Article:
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Pinterest: its popularity, power and potential

pinterest's new Look: More Ways to Discover What You LovePinterest, the world’s visually-led social network, is a self-expression engine, sophisticated visual search tool and virtual pin-board all rolled into one. It launched early 2010, has 57.9 million monthly users, women and 25-34 year olds are the dominant gender and age group active on the platform. It’s a mobile-popular platform, with three-quarters of sharing taking place on a mobile device.

Recently, Pinterest has been working hard to make its community even happier with a range of new features. These include the ‘News’ feature on mobile, so users can receive updates about friends and accounts they follow; the Vevo video integration, for users to enjoy music on the platform, and a new messaging feature, so users can discuss and share interesting Pins without leaving the site. Read More »

5 dos and don’ts of native advertising

nativeWhile the marketing industry struggles to precisely define native advertising, it is widely accepted that this format presents an exciting opportunity for brands. Native advertising currently accounts for over 20% of digital display ads in the UK with spend reaching £216 million, while global native advertising spend on social media alone is expected to reach $5 billion by 2017.

Put simply, native advertising is paid content used to increase brand awareness and user engagement without being as disruptive or obstructive as other ad formats. Native ads are designed to be cohesive with page content, and are consistent with the style and voice of the publication, allowing users to feel the ads are an integral part of the content. Native ad types include in-feed ad units, sponsored content units, paid search units or promoted listings, and sponsored articles – also known as advertorials. Read More »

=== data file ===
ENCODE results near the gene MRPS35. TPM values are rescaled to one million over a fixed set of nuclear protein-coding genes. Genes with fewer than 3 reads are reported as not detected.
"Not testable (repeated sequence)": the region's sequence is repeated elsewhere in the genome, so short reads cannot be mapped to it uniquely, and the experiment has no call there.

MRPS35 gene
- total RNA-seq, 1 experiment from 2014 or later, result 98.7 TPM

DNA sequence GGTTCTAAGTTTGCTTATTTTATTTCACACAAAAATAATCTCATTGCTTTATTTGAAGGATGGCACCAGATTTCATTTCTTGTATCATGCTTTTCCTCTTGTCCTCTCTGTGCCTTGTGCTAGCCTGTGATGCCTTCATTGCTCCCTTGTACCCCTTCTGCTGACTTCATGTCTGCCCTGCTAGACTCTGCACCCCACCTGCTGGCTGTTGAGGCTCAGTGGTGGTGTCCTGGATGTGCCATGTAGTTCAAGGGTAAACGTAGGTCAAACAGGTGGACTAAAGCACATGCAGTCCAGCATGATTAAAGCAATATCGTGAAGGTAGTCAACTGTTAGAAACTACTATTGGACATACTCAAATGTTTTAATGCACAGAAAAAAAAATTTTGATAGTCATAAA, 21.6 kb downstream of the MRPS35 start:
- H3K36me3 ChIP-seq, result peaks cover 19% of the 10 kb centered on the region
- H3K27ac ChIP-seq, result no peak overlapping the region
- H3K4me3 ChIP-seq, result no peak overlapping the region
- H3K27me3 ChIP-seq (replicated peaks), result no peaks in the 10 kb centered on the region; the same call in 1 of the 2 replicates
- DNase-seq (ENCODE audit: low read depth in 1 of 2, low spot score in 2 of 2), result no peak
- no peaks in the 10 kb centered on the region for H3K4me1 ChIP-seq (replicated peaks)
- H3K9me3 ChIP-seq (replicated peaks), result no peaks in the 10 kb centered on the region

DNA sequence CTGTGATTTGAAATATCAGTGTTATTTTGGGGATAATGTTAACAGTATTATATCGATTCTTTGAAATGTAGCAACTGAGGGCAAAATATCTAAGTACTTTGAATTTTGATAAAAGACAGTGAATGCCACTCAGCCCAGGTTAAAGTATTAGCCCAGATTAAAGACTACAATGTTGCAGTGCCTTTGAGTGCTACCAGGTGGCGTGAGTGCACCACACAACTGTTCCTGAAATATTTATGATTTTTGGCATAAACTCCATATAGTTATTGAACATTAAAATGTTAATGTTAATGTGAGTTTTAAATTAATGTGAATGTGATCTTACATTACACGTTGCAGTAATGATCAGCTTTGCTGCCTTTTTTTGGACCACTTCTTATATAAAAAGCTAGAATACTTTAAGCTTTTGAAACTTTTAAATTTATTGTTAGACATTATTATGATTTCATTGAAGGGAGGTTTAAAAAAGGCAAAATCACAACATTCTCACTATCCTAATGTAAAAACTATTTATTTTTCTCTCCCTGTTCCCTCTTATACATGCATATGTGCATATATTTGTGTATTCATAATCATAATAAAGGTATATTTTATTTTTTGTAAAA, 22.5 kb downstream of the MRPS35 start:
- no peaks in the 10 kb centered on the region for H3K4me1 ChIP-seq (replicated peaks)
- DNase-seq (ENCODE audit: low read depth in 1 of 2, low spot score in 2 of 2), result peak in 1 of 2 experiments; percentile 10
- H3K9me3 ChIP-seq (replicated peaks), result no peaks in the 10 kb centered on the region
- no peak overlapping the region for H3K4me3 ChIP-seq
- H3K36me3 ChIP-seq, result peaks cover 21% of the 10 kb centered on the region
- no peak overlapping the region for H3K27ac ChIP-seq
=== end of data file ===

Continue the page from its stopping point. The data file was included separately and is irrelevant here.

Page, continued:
We need new news

Reading newspapers on SubwayI’m going to start with a confession.

Until just over a year ago, I wasn’t interested in ‘the news’. I may now be the co-founder and editor-in-chief of a news company, but I’m pretty new to the news thing. Read More »

5 tips for a cross-device Christmas

ScreensThis year, technology and communications devices are undoubtedly due to top Christmas wish-lists in the developed world. With the September launch of the iPhone 6 and 6 Plus and October launch of new iPads, Apple is hoping that larger screens, faster internet connectivity and greater product variety will see the US company dominating the Christmas market.

Competition will come from Samsung’s Gear Fit and Google’s Chromecast, with Amazon Fire TV and the low-cost Tesco Hudl also making their way onto the list – while Xbox One and Playstation 4 fight it out to be this year’s must-have games console. Read More »

Mobile advertising: Why blending in is the new standing out

yahooChanging content consumption habits, driven by the proliferation of devices means brands are having to innovate the way in which they communicate with consumers, particularly on mobile devices. At Yahoo, we looked at how consumers are reacting to brands’ new efforts to engage with them, what they like already and what they want in future.

Our study looked specifically at mobile native advertising and reveals that, when consuming a stream of content on mobile, users don’t filter ads specifically from the stream – in the way that they do through ‘banner blindness’. Read More »